It’s often said that video game criticism needs to develop its own language, separate from film or literary critique. This is certainly a noble goal, as interactivity adds complications that forms of media that are passively absorbed simply don’t have. But wholly separating the field of video game criticism from that of film or literature wouldn’t be a good idea; much of our understanding of visual communication comes from movies, and there’s no denying that how we analyze stories in video games has a lot to do with how we analyze stories in books.
But developing a more robust language that integrates lessons learned from other fields of critique isn’t a panacea to “fix” imbalances in video game criticism. Commercial reality dictates that game criticism follow primarily what’s new and hot on the market. This has led to some worrying trends in video game criticism which I think need to be rectified. With that in mind, I’m going to discuss three kinds of video game criticism I’d like to see more of.
A couple of disclaimers: First of all, I’m not well-versed in critical theory, so it’s entirely possible that I’m talking out of my ass. Secondly, just because I want to see more of one kind of criticism doesn’t mean I want to see less of another. I will almost always rule in favour of more critique. The kind of criticism I want more of is styles of criticism that I feel have been overlooked.
Because video game criticism mainly takes the form of game reviews of current games, it usually examines several different elements of a single game at a time. A typical game review discusses graphics, story, mechanics, and sometimes sound and themes as well. I call this vertical criticism. The end result is that we don’t see a lot of examination of single elements across multiple games, i.e. horizontal criticism. It’s hard to find cross-game comparisons of various brawlers’ combat systems or analyses of fantasy RPGs’ aesthetic styles, for example. Horizontal criticism would also allow critics to reach back in time to compare old games with newer ones, thereby ensuring that older ones aren’t forgotten and helping us document the evolution of the medium.
Again, because most video game criticism is game reviews, it tends to be evaluative rather than analytical; criticism is less focused on how video games work than on how well they work. A typical review might describe the shooting in Spec Ops: The Line as “clunky,” but won’t describe why it feels clunky or the kinds of feelings that clunkiness engenders in the player. The typical response to this point is “do away with review scores!” but I think that’s missing the point. I don’t want to get rid of evaluative criticism; consumer reports are a valuable tool for many gamers in making purchasing decisions. Furthermore, criticism can be both analytical and evaluative. I simply want to see more people digging into what makes a game tick rather than trying to come up with a list of pros and cons for it.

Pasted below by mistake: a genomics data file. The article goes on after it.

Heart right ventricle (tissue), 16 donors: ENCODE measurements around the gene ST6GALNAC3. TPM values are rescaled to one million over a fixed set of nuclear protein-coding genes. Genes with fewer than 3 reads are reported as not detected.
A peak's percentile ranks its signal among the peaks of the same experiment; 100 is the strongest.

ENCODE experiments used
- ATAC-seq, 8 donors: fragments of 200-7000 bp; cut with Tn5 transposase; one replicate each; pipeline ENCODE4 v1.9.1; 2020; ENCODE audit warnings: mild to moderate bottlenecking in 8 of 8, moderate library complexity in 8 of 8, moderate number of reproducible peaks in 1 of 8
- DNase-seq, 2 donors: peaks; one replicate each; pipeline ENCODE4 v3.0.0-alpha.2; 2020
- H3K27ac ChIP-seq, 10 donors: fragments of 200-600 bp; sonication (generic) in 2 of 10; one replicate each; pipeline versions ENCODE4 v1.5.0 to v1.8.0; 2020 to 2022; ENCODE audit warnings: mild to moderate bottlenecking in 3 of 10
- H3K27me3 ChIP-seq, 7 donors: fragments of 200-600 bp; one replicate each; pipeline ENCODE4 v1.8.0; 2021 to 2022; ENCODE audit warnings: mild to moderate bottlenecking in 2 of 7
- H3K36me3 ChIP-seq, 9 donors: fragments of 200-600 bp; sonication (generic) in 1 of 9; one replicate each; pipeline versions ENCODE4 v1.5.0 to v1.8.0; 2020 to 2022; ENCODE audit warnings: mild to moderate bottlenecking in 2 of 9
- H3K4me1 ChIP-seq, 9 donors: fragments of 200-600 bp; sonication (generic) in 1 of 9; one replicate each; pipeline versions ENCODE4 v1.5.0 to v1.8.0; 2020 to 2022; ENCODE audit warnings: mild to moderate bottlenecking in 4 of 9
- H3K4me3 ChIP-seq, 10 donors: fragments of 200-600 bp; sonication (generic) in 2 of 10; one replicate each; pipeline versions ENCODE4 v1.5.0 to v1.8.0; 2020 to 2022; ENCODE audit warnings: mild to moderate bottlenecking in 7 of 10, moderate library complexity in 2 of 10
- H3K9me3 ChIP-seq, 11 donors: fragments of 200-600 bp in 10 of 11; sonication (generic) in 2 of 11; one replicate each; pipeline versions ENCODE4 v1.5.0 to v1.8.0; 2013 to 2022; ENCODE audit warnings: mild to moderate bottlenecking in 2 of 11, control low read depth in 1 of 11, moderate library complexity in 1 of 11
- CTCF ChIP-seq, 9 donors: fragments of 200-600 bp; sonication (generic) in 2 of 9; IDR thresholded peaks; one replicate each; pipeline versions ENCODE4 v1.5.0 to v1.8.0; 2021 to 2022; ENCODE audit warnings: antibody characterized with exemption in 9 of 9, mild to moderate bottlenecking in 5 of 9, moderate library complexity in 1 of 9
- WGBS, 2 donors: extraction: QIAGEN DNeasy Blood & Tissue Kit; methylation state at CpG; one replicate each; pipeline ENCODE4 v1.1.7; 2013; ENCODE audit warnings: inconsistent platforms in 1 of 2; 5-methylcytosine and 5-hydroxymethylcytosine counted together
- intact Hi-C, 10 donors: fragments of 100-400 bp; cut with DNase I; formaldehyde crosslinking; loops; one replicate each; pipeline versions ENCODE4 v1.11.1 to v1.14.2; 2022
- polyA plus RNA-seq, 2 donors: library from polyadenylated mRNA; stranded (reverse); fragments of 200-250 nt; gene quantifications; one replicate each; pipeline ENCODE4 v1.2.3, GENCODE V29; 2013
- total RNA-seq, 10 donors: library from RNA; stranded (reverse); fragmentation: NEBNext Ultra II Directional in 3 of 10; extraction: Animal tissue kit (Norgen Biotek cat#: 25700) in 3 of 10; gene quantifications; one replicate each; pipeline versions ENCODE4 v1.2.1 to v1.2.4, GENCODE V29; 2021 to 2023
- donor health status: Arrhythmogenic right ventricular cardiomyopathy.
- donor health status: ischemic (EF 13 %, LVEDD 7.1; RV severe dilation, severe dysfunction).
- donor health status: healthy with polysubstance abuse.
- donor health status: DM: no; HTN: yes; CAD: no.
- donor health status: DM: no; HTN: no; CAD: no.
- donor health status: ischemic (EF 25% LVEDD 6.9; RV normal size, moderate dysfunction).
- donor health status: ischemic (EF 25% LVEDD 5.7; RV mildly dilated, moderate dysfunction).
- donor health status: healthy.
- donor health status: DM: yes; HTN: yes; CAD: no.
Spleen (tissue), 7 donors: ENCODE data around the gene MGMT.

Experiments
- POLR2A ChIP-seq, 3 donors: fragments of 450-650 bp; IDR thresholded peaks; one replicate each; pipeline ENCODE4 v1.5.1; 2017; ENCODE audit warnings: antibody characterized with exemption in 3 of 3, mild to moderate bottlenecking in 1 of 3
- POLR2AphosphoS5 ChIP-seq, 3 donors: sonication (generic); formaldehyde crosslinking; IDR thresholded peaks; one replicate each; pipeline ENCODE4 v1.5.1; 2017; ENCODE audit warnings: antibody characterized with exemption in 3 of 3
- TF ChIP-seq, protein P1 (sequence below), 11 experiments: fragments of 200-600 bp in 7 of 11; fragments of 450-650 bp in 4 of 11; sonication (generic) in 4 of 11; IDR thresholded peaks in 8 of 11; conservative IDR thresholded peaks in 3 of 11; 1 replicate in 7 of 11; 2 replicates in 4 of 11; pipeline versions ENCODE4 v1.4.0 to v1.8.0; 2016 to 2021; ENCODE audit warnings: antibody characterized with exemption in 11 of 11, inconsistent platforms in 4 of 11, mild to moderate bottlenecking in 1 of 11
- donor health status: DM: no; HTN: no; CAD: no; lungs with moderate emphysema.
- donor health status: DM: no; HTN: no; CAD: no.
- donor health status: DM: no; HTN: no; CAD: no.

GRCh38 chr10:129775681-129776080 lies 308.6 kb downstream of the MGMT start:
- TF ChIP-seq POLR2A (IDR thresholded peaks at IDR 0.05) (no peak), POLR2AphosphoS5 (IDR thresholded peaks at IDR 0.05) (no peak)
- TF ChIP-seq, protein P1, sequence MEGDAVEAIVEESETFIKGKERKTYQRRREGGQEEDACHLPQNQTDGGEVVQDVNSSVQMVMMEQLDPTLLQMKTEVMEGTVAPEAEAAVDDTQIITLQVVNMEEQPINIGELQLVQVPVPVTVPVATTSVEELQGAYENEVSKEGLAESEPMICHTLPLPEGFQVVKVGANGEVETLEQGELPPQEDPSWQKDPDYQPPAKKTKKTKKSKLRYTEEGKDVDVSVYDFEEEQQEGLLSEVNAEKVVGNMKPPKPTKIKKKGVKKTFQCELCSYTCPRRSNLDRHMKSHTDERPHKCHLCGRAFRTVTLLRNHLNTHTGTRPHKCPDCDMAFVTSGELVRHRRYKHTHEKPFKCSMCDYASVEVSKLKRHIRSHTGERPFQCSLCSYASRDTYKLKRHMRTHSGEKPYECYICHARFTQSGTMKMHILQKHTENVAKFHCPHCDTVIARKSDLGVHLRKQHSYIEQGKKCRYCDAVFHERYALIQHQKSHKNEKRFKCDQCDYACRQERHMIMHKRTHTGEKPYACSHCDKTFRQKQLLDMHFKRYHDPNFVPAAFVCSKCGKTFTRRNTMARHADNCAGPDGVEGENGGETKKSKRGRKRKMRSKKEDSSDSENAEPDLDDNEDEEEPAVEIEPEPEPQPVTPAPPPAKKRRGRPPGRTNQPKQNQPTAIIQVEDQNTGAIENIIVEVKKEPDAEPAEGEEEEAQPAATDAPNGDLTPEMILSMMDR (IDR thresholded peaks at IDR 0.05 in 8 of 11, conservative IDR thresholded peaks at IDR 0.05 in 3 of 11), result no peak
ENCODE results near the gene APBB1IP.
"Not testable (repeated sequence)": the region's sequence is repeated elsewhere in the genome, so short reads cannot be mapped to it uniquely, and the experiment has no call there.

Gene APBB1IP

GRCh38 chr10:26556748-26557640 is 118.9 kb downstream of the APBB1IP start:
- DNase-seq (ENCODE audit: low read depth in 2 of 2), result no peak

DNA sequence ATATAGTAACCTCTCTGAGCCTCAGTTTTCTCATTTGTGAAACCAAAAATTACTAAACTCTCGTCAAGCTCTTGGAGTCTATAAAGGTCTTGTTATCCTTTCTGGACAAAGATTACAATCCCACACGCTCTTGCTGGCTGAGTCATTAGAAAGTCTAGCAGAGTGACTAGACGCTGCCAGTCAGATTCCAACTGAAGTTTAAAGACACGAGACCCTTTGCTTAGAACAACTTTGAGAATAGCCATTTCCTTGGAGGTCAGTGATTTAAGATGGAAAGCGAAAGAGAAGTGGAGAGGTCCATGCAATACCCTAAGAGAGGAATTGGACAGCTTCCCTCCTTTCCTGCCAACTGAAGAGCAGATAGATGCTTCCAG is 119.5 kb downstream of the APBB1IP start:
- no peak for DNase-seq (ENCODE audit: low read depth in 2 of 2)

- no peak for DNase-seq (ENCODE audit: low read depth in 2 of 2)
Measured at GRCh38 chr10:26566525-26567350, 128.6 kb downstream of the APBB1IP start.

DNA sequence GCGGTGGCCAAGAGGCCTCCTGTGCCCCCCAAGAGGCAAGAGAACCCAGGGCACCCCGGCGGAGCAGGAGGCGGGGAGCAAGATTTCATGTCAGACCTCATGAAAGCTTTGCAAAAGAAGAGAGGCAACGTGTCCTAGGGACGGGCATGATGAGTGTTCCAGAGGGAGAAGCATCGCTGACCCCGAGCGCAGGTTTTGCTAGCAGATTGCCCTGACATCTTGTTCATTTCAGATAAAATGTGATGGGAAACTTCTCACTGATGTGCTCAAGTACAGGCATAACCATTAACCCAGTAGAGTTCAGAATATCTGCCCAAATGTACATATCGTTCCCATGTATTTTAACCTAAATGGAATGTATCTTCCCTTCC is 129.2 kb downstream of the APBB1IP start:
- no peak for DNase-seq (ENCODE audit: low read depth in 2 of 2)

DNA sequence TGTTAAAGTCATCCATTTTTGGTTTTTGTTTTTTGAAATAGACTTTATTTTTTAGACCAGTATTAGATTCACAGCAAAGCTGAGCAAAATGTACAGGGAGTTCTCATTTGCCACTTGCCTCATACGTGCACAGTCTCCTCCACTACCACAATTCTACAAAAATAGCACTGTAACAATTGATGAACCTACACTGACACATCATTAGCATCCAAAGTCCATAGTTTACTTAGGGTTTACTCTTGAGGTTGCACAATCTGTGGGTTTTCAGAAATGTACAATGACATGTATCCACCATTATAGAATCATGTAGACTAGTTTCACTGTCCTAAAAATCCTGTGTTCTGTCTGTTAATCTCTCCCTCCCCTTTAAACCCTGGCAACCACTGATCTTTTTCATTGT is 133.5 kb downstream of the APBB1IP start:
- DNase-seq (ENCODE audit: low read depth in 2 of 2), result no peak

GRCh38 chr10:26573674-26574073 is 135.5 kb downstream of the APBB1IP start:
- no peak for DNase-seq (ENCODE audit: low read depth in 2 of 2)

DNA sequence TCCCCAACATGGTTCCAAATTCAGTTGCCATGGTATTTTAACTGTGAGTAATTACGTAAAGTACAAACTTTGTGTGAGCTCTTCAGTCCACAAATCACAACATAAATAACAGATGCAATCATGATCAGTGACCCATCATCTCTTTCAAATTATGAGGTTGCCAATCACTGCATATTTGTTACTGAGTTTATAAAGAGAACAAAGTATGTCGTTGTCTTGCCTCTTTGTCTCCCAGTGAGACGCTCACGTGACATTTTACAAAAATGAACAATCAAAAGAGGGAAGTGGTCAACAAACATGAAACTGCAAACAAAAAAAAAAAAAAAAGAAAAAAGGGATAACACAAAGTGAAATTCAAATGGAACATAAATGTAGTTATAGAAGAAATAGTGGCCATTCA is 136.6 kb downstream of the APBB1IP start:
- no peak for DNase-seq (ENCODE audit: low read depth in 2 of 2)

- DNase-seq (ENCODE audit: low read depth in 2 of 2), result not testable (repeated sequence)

Remember how I said I wasn’t well-versed in critical theory? I’m probably overstepping my bounds by comparing video games to religious texts, but stay with me for a second. Exegesis attempts to analyze and contextualize a text as-is, whereas eisegesis inserts one’s own presuppositions and experiences into the process of interpretation. Now, I want to make something clear: I’m not asking for objective reviews. The entire point of a review is to provide an opinion, which is inherently subjective. What I’m asking is that critics engage with a work is actually trying to do or say. That means not ignoring authorial intent, especially when it’s staring you right in the face. For example, when the writer of Far Cry 3, Jeffrey Yohalem, insisted that the game’s story was satirical, the response from critics should have been to slam the game for being bad satire, not to slam Yohalem for what they perceived to be ex post facto rationalization of the game’s more problematic elements. (Disclaimer: I haven’t actually played Far Cry 3 yet, but it’s the starkest example I could think of.)
Again, I don’t want to see fewer game reviews or put an end to review scores. But I would like to see more examination of video games that isn’t just confined to game reviews or the occasional retrospective. A body of criticism that incorporates horizontal, analytical, and exegetic critiques is likely to be more robust and stand the test of time.